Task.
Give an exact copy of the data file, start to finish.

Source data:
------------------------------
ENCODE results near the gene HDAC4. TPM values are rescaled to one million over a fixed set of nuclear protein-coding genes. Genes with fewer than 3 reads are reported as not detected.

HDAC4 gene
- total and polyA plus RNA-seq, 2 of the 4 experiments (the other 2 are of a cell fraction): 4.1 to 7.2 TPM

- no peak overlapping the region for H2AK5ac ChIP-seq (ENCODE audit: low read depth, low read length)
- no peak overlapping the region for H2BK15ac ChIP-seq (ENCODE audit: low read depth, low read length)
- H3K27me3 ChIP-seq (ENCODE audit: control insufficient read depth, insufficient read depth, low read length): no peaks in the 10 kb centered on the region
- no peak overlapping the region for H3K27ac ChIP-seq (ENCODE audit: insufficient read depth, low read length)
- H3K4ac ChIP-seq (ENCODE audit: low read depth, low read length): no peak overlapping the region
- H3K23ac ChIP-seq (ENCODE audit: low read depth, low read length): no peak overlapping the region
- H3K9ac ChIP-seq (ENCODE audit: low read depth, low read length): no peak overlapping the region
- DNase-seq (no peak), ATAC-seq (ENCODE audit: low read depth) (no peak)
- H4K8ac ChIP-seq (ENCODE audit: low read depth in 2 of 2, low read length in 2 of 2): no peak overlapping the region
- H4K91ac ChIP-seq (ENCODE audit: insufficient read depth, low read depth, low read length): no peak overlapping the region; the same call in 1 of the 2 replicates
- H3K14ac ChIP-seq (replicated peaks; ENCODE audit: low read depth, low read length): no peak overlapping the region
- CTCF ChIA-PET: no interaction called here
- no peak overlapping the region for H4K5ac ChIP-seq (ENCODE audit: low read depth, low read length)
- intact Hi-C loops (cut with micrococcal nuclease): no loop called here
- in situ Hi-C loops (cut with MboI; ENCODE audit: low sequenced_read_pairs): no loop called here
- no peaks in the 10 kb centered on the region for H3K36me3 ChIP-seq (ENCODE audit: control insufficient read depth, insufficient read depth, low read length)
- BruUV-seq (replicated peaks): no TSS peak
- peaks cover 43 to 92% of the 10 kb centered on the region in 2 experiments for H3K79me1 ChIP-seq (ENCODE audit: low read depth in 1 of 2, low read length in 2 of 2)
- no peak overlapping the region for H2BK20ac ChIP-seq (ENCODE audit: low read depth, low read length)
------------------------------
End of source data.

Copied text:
ENCODE results near the gene HDAC4. TPM values are rescaled to one million over a fixed set of nuclear protein-coding genes. Genes with fewer than 3 reads are reported as not detected.

HDAC4 gene
- total and polyA plus RNA-seq, 2 of the 4 experiments (the other 2 are of a cell fraction): 4.1 to 7.2 TPM

- no peak overlapping the region for H2AK5ac ChIP-seq (ENCODE audit: low read depth, low read length)
- no peak overlapping the region for H2BK15ac ChIP-seq (ENCODE audit: low read depth, low read length)
- H3K27me3 ChIP-seq (ENCODE audit: control insufficient read depth, insufficient read depth, low read length): no peaks in the 10 kb centered on the region
- no peak overlapping the region for H3K27ac ChIP-seq (ENCODE audit: insufficient read depth, low read length)
- H3K4ac ChIP-seq (ENCODE audit: low read depth, low read length): no peak overlapping the region
- H3K23ac ChIP-seq (ENCODE audit: low read depth, low read length): no peak overlapping the region
- H3K9ac ChIP-seq (ENCODE audit: low read depth, low read length): no peak overlapping the region
- DNase-seq (no peak), ATAC-seq (ENCODE audit: low read depth) (no peak)
- H4K8ac ChIP-seq (ENCODE audit: low read depth in 2 of 2, low read length in 2 of 2): no peak overlapping the region
- H4K91ac ChIP-seq (ENCODE audit: insufficient read depth, low read depth, low read length): no peak overlapping the region; the same call in 1 of the 2 replicates
- H3K14ac ChIP-seq (replicated peaks; ENCODE audit: low read depth, low read length): no peak overlapping the region
- CTCF ChIA-PET: no interaction called here
- no peak overlapping the region for H4K5ac ChIP-seq (ENCODE audit: low read depth, low read length)
- intact Hi-C loops (cut with micrococcal nuclease): no loop called here
- in situ Hi-C loops (cut with MboI; ENCODE audit: low sequenced_read_pairs): no loop called here
- no peaks in the 10 kb centered on the region for H3K36me3 ChIP-seq (ENCODE audit: control insufficient read depth, insufficient read depth, low read length)
- BruUV-seq (replicated peaks): no TSS peak
- peaks cover 43 to 92% of the 10 kb centered on the region in 2 experiments for H3K79me1 ChIP-seq (ENCODE audit: low read depth in 1 of 2, low read length in 2 of 2)
- no peak overlapping the region for H2BK20ac ChIP-seq (ENCODE audit: low read depth, low read length)